Construction Watch

Marczyk Fine Foods Stakes a Claim on Happy Canyon Market

Marczyk Fine Foods is coming to Happy Canyon in south Denver.
Marczyk Fine Foods is coming to Happy Canyon in south Denver. Westword
"We're doing it; we're going to be there," admits Pete Marczyk, co-founder of Marczyk Fine Foods, the seventeen-year-old specialty foods shop he started with wife Barbara Macfarlane that sells meats, cheeses, pantry items, produce, housemade breads and ice cream out of two Denver locations.

He's talking about the lease he just signed to open a new Marczyk Fine Foods in part of a former Safeway in the Happy Canyon Shopping Center at East Hampden Avenue and Happy Canyon Road. "Buzz Calkins, the new owner, came to us about three and a half months ago," Marczyk explains. "This is very quick for us, but we just felt so strongly about this location."

Location was key for the original Marczyk's, at 770 East 17th Avenue, as well as the second at 5100 East Colfax Avenue, which opened in 2011. Since then, the owners have been urged to consider numerous other spots, but the fit wasn't quite right; they also needed a commercial kitchen if the business was going to continue to grow. Happy Canyon fit all the location criteria, because while definitely in the southern part of Denver, it's still within Denver city limits, which Marczyk says is "a big deal, because the city has been an amazing partner in our growth."

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The future home of Marczyk's Happy Canyon store.
And that commercial kitchen is now in the works, too. While the original market includes a bakery kitchen that makes breads and other baked goods for both locations, the second has been creating all the prepared foods (soups, salads, entrees) for both stores. But Marczyk recently procured a commercial kitchen in North Park Hill that will have the capacity to make all the baked goods and prepared foods not just for the two existing locations, but also for the upcoming Happy Canyon market and a "small but robust" wholesale bread business; it will be up and running before the new market debuts. All of the food coming out of the commercial kitchen will be overseen by the company's culinary director, Jamey Fader, most recently of Lola and the Big Red F restaurant group.

"We've had to grow very carefully," Marcyzk explains. "There's a lot of risk in what we do; we can't go out there making mistakes."
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Housemade baguettes are among the many specialty items sold at Marczyk's.
Courtesy Marczyk Fine Foods

At about 5,000 square feet, the new Marczyk Fine Foods will cover a slightly smaller footprint than its older siblings, but the retail floor will be very similar in size and appearance to the originals, since no commercial kitchen will be on the premises. "There will be a substantially similar product mix," Marczyk adds, "but we adjust the mix according to each neighborhood."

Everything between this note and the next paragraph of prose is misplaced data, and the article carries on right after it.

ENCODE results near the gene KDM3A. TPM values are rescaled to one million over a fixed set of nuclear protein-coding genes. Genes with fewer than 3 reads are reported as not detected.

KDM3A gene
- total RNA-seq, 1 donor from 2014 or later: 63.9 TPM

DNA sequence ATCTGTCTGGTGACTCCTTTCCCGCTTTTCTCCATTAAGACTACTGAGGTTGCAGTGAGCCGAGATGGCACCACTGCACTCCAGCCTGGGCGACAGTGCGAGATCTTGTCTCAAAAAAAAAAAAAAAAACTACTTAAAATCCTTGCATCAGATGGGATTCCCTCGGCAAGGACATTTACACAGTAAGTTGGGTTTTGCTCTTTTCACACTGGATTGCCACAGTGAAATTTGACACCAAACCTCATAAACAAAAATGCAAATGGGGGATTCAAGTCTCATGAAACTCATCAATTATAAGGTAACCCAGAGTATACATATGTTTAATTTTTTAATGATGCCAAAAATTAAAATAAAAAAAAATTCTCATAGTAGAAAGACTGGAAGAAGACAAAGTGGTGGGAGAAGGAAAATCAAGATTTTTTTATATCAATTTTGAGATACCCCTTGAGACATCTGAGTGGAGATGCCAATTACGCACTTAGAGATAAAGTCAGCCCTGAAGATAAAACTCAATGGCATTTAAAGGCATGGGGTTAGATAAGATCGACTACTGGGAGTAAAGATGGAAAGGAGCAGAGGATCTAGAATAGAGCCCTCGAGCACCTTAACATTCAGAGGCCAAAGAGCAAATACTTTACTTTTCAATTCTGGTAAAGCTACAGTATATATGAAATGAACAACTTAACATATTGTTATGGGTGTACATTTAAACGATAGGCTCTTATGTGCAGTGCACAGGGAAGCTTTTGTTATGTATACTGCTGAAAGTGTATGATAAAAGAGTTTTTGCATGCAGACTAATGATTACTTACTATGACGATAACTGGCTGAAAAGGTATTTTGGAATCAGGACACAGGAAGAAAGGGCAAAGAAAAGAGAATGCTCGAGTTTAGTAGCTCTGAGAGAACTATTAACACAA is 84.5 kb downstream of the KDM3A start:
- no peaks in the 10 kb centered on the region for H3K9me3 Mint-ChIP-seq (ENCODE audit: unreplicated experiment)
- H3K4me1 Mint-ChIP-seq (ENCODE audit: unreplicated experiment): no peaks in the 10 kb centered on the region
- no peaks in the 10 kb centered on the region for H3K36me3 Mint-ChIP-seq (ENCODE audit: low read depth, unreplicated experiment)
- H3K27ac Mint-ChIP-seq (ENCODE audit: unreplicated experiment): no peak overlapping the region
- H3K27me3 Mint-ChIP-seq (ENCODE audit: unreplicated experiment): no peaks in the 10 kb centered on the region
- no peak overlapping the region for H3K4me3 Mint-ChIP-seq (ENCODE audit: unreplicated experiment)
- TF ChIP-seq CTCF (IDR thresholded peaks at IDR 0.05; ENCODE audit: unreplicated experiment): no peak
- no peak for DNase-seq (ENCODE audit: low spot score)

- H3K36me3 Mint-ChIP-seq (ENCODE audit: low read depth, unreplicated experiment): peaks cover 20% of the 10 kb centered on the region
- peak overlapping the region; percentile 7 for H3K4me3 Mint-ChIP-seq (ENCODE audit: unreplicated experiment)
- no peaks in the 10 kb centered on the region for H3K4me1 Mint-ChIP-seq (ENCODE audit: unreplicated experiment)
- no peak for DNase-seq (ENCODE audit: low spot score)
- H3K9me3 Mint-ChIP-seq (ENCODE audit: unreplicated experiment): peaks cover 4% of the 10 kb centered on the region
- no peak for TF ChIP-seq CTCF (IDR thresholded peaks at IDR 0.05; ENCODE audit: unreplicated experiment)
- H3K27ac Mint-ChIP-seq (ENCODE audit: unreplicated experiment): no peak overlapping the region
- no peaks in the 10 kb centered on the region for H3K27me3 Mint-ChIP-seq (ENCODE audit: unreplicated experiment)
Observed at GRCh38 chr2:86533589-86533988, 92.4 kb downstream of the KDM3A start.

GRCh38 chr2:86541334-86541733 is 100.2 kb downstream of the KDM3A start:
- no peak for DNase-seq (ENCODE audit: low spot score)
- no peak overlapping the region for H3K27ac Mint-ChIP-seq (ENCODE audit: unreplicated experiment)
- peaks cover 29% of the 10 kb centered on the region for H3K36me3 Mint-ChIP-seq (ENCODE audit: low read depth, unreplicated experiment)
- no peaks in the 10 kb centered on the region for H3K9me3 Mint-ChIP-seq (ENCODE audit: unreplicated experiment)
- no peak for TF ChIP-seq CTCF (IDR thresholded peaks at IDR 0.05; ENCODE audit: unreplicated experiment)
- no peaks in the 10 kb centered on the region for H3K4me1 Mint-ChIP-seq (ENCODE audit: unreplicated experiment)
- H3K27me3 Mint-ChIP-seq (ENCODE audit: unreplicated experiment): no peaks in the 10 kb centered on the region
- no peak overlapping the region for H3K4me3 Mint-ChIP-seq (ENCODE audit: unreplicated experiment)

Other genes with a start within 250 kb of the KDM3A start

“Marczyk is a brand that has earned a reputation throughout Denver and the Rocky Mountain region for quality, selection and service," Bradley "Buzz" Calkins said in a statement announcing the deal. "The neighborhoods around Happy Canyon have been clamoring for a specialty grocer, and Marczyk has always signified best in class. We couldn’t be happier having them join the exciting redevelopment that is taking place with Happy Canyon Shopping Center, and look forward to them being an anchor and gathering spot for the neighborhood for years to come.”

Calkins purchased the building earlier this year from receivership after the previous owner, Gary Dragul, was indicted on charges of securities fraud. The space at one point was slated to become a market hall concept with Tony's Meats and Market as its centerpiece, but those plans fell through after Dragul's indictment. Tyler Bray of Cushman & Wakefield represented Calkins in the deal with Marczyk, and Hayden Hirshfeld of Shames Makovsky represented Marczyk.

In the center, the market will join a roster of small businesses, some long-term tenants. "Honestly, for years we have been talking about how great it would be to be close to other small shops — as in sharing parking with," adds Macfarlane. "To be expanding into this neighborhood, which is well established and full of generations of families, fits us to a T."

Marczyk is targeting completion of the new market, with design by Tryba Architects and work by Sprung Construction, for the fourth quarter 2020.

We're guessing you can't wait that long to dig into something tasty from Marczyk, so stop by the East 17th Avenue store on Saturday, October 5, for a parking lot pig roast from 11:30 a.m. to 2 p.m. For $15.99, you'll get Niman Ranch pulled pork plus a cornbread muffin, baked beans, coleslaw, potato salad and a chocolate chunk cookie. That should fill you up until your next shopping spree.
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Mark Antonation is the former Westword Food & Drink Editor. In 2018, he was named Outstanding Media Professional by the Colorado Restaurant Association; he's now with the Colorado Restaurant Foundation.
Contact: Mark Antonation

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